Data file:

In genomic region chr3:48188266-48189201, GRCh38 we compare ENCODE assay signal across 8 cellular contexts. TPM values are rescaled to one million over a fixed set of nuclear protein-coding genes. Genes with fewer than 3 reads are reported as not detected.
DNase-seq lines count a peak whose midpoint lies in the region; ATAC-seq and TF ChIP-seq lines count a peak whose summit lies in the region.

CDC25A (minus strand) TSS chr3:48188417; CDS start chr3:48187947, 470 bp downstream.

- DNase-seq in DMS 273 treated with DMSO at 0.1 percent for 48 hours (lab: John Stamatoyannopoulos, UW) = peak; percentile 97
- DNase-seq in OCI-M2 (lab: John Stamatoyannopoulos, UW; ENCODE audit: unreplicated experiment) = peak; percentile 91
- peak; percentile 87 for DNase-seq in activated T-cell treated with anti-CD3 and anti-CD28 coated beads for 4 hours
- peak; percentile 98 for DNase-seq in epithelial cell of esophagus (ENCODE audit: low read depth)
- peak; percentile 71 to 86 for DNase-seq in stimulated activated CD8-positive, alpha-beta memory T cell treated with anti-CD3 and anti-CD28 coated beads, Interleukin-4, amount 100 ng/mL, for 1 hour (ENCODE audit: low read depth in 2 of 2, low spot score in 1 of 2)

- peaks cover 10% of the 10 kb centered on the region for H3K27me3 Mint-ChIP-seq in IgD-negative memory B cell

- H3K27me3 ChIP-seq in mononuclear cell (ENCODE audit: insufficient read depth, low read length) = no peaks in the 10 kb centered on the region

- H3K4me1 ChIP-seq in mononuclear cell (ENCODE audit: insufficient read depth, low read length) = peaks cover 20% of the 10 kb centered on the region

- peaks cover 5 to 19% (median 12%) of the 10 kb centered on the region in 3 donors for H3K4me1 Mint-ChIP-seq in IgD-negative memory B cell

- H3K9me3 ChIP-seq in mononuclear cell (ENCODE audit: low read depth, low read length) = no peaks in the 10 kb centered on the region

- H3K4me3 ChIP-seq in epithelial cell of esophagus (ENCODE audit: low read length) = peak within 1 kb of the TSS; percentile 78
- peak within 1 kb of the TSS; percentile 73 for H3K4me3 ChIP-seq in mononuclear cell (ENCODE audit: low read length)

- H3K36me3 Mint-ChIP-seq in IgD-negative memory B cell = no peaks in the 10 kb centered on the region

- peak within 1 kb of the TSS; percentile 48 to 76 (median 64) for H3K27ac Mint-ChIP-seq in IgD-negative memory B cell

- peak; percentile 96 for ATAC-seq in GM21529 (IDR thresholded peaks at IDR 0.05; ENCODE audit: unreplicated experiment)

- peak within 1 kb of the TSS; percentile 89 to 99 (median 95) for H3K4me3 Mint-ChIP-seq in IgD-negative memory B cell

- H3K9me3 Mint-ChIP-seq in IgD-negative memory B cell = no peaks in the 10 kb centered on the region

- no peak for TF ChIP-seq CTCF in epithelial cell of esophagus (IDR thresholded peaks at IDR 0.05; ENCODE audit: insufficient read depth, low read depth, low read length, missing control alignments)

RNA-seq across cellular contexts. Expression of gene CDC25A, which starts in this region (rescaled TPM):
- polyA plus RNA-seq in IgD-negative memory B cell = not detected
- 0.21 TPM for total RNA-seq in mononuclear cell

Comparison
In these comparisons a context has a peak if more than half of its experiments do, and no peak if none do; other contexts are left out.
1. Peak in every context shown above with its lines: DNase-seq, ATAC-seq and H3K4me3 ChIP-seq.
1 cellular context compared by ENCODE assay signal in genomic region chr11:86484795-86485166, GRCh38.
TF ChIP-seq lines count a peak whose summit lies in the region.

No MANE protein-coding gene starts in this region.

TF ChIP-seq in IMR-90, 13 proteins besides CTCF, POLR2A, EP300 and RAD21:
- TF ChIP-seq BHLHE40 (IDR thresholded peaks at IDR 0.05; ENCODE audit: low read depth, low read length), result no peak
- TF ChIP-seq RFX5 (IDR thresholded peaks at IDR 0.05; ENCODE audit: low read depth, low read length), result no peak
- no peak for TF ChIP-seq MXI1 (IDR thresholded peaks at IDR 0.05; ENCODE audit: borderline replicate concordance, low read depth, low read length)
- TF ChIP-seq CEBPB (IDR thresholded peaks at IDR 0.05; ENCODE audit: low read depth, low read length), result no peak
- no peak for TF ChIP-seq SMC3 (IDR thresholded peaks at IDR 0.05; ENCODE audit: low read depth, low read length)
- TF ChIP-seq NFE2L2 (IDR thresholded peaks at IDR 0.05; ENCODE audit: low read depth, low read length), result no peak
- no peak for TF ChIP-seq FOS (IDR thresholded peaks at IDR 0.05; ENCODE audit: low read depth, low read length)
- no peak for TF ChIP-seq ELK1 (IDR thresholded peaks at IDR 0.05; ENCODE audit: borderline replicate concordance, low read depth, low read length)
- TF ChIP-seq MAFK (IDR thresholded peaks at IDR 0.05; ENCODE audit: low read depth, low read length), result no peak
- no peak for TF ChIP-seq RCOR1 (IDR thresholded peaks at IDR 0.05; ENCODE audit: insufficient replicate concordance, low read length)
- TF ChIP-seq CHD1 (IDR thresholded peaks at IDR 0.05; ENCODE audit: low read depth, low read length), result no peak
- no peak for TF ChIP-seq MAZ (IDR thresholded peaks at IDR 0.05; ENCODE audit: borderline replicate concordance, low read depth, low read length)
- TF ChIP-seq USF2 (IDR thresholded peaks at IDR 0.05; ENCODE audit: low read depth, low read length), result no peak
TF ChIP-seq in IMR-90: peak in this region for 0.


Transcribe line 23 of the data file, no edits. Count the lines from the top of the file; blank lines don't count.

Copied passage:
- polyA plus RNA-seq in IgD-negative memory B cell = not detected